Monthly Archives: June 2011

Dear Applicant

I’m in the process of reading a number of applications for a position at MPOW.  I am, again, surprised by some of what I’m reading.  And seeing. So, a few thoughts for those of you who might be on the job hunt….

  • Headers are handy.  If you’re applying for a position and there is a lot of competition, it’s nice to be able to see, at a glance, whose resume and cover letter you’re reading.
  • That being said, don’t be too cute. I’m probably printing this on my black and white printer, so funky fonts in funky colors are probably going to be lost. And difficult to read.
  • Learn the proper form for a formal letter.  Google it, for crying out loud. You’re not writing a note to a buddy or sending a text message.
  • Don’t tell me how detail-oriented you are and then misspell something.  Spell check is your friend.
  • So is proofreading. Spell check doesn’t help you if the word you misspelled is also a word. (Hence, the public/pubic conundrum.)
  • If you use “your” instead of “you’re”, you’re done.  Or “their” instead of “they’re.”
  • Take the time to find out who you’re writing the letter to, instead of resorting to the “Dear Sir or Madam.”  Or certainly instead of not using a salutation at all.
  • You really don’t need a six page resume.  Seriously.
  • Make sure your formatting isn’t too unusual, since it will show up weirdly on my end and I’ll end up losing what could be pertinent information.  Clean and crisp is the best bet.
I know the search is hard out there.  Good luck to you, if you’re looking.  In the meantime, take a look at what you’re sending out and make sure that it’s the best representation of you, since it’s usually the first chance a potential employer has to find out about you. It’s an old adage, but put your best foot forward.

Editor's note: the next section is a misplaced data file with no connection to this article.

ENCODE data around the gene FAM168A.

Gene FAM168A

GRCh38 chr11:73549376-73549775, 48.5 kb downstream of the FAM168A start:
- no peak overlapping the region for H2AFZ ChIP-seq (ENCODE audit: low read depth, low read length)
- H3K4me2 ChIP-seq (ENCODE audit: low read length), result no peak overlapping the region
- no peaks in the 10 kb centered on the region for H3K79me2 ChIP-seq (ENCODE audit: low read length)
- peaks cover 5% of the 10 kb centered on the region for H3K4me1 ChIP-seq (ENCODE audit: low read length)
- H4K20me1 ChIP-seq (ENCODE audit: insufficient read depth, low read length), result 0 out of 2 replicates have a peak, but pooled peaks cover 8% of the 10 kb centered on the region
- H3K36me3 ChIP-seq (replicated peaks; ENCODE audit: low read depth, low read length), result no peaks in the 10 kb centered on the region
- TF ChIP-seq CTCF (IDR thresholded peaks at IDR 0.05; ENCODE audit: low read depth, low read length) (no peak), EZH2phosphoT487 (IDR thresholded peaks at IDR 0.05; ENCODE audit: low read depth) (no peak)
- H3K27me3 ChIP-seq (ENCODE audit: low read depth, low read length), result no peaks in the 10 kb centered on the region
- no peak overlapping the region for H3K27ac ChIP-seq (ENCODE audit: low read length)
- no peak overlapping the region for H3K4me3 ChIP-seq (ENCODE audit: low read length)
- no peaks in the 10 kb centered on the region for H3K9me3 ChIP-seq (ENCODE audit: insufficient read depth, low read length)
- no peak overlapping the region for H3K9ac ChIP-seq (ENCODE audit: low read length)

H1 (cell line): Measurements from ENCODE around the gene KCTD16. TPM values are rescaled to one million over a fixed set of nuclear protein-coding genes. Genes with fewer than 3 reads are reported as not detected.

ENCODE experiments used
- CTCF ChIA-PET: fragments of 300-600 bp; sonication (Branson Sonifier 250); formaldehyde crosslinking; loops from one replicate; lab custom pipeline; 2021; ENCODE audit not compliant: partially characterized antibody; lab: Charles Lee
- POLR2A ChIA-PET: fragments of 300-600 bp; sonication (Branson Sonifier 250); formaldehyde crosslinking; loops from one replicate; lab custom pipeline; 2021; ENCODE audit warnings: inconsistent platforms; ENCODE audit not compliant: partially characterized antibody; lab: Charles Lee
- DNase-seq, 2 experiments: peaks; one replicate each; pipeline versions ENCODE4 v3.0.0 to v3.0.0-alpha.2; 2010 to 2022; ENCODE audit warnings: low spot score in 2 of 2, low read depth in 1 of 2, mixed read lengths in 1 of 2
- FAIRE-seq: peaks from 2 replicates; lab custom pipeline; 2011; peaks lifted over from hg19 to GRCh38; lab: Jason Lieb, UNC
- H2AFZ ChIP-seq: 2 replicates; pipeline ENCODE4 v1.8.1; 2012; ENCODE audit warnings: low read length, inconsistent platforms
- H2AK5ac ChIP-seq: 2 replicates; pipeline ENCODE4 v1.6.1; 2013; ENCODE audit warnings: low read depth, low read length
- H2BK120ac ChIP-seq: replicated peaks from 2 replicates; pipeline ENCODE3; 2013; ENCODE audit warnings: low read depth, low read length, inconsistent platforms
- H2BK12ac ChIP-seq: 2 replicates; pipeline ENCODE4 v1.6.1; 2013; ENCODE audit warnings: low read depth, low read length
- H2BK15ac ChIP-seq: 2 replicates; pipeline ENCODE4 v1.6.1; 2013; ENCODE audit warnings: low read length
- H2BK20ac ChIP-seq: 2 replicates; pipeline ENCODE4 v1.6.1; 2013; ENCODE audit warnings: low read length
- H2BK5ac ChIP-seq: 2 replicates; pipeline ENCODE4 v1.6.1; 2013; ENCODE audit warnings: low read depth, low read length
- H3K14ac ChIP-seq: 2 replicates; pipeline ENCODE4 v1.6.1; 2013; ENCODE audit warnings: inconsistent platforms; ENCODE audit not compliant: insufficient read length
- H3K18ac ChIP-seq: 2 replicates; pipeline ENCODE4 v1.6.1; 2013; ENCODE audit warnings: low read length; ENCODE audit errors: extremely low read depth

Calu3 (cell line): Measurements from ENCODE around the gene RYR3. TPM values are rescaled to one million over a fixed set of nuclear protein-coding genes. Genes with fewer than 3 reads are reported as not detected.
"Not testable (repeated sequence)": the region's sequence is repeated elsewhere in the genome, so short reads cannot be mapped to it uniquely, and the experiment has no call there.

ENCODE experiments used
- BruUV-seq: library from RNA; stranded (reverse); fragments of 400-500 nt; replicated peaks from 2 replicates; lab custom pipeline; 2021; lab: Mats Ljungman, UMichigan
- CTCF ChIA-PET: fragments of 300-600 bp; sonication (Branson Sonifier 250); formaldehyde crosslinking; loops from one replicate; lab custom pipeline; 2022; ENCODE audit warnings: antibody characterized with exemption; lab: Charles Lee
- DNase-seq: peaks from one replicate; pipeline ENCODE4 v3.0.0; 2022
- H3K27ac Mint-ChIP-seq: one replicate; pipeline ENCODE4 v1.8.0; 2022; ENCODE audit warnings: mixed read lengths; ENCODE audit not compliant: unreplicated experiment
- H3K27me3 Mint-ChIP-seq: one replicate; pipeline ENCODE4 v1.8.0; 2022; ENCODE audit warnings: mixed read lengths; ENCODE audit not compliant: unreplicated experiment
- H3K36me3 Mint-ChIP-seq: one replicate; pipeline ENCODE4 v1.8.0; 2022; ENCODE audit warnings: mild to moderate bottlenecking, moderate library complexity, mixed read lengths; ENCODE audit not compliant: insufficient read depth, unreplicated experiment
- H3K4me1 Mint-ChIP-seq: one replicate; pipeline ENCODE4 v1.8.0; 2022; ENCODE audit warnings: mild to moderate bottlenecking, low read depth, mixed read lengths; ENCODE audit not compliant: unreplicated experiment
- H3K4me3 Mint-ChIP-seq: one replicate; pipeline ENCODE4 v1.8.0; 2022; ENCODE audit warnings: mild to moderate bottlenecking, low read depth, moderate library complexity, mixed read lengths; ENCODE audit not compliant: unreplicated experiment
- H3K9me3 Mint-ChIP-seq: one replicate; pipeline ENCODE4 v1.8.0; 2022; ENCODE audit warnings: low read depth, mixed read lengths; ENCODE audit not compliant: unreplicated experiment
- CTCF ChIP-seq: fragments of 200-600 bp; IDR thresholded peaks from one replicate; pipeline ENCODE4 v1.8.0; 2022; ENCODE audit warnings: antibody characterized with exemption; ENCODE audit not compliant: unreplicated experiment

Good luck!

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Filed under Miscellaneous


It’s been an interesting few weeks at our house.  DH lost his job a while back, due to the kind of downsizing that’s going on all over the country.  He’s been diligently looking for a new job, and I’m pleased to share that he’s now the Director of IT for a great company.  He starts Monday.

DH, of course, is a tech-savvy guy and has our house set up with a wireless network and has about a zillion devices with which he can access the internet. The job search has been primarily online, and there are many job boards and social networks that have job postings.

Once you’ve found a job that you’re interested in, applying for that job is online.  There may be a form, which according to DH sometimes takes hours to complete. Occasionally, there’s the simple email and resume approach.  In either case, the computer time needed is substantial.

If you’re a person that is looking for a job and either doesn’t have internet access or has very slow dial-up access, you’re probably doing your job hunting at the local public library.  And if you’re the local public library, you probably have a time limit on your public access computers.  According to DH, 30 minutes is not nearly enough time.